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The effects of fisheries management on the Icelandic demersal fish value chain

Ögmundur Knútsson, Daði Már Kristófersson and Helgi Gestsson

Marine Policy, 2016, vol. 63, issue C, 172-179

Abstract: Iceland׳s fishing industry has outperformed fishing industries in neighboring countries in recent years. This paper identifies key factors in market structure in recent decades that contribute to long run profitability of the Icelandic fishing (and fish processing) industry using semi-structured interviews with industry participants, and compares those with similar results from Norway. Further, the development of profitability in the Icelandic and Norwegian demersal fishing industries is used to assess the long run effects of different management systems on quality, product focus and profitability. The results indicate that three key changes in Icelandic regulation during the 1980s were important to the development of long run profitability within the fishing industry: the abolition of export barriers, the introduction of an individual transferable quota (ITQ) system and the establishment of fish auctions. A large and growing literature supports the role of ITQs in ensuring long run profitability. The importance of market structure for profitability has only recently been identified, affecting the ability of value chains to become market oriented and supply homogenous product flow from heterogeneous raw material. Comparison with Norway indicates that while individual transferable quota management does improve profitability in fishing to a certain extent, management systems must facilitate a strong market connection from consumers, through the stages of retail and processing, to fishers for the full realization of profit potential in the fishing industry.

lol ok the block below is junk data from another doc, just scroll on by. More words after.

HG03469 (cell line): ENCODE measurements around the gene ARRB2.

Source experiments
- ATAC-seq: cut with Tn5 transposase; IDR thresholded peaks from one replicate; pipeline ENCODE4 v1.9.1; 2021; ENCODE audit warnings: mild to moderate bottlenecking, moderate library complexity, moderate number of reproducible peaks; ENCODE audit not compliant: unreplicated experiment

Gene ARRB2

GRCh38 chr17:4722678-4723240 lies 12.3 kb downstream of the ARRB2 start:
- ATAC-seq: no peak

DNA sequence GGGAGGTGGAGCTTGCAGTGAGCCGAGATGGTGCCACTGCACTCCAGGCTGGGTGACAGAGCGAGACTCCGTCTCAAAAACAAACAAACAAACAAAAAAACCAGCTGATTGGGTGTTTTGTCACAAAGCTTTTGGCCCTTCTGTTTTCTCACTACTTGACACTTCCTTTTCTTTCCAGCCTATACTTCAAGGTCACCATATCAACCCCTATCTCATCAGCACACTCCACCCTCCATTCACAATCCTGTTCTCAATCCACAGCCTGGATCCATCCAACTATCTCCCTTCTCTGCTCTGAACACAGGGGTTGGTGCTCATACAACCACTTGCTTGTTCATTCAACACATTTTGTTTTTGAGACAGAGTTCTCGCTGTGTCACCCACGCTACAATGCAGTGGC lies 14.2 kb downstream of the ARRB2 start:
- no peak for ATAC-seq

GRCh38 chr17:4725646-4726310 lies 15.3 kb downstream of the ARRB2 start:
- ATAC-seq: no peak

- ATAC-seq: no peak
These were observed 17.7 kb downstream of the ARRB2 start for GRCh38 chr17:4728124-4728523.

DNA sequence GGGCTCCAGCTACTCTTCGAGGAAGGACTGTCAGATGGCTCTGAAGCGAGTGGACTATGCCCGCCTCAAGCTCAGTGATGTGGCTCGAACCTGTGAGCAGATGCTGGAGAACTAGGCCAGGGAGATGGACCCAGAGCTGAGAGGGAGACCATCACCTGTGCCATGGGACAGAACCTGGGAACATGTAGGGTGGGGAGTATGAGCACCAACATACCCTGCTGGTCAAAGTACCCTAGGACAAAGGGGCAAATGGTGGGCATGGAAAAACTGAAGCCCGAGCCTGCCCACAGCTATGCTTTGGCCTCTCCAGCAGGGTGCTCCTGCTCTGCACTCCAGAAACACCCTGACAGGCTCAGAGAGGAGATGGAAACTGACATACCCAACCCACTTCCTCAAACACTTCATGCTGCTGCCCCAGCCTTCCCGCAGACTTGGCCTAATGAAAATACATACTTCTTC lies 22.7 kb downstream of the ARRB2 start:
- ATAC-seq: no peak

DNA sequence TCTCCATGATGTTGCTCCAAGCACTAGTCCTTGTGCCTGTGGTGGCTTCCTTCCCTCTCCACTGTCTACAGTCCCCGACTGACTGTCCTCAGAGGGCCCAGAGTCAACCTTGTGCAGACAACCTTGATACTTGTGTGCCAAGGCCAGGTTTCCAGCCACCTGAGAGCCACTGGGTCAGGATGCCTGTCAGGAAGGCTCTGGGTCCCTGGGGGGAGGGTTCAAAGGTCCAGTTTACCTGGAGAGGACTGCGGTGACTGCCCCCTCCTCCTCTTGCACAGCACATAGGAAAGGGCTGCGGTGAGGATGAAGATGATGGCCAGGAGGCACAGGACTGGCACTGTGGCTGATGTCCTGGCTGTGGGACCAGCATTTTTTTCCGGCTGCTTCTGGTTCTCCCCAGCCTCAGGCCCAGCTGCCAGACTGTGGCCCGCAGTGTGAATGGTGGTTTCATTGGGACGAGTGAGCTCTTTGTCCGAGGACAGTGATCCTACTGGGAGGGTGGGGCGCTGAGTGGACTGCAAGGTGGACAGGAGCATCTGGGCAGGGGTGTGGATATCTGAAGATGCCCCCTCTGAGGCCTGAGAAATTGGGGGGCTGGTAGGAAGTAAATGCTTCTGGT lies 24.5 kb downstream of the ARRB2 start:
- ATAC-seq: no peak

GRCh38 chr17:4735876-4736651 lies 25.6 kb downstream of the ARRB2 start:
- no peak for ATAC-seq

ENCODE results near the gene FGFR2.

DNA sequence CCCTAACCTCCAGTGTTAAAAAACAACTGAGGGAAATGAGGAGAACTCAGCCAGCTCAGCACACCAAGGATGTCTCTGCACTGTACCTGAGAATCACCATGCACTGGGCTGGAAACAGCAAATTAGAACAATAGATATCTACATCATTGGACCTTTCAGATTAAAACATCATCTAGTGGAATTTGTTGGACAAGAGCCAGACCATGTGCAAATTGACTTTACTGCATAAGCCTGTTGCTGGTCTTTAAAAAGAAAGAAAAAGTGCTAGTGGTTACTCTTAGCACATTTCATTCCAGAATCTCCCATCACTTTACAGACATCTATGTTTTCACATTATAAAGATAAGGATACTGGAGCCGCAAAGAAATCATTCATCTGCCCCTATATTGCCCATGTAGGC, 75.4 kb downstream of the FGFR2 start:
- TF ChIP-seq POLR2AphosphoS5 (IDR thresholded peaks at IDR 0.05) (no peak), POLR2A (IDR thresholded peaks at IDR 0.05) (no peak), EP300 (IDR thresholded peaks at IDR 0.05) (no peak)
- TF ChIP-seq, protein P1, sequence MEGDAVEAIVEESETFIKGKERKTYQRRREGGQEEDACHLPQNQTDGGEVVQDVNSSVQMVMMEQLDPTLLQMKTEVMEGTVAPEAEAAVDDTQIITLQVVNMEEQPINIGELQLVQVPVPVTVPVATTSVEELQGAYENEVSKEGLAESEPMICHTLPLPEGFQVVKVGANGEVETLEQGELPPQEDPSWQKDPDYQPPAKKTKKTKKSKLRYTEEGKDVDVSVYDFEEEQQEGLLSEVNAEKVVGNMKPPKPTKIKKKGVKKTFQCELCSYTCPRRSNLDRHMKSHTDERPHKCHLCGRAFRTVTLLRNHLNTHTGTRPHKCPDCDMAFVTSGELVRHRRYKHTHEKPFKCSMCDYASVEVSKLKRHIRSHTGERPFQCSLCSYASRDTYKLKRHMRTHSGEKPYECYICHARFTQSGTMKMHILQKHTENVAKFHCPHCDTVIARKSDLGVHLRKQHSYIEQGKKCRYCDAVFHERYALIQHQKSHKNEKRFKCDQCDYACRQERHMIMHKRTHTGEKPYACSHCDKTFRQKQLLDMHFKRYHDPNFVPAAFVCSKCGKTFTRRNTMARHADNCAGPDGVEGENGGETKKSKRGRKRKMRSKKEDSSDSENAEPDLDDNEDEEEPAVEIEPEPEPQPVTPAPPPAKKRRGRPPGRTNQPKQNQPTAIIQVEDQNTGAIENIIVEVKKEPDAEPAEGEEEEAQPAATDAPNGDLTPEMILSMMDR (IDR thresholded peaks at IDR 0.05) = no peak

Keywords: Demersal fishing; Profitability; Iceland; Norway ITQ; Market structure (search for similar items in EconPapers)
Date: 2016
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DOI: 10.1016/j.marpol.2015.03.015

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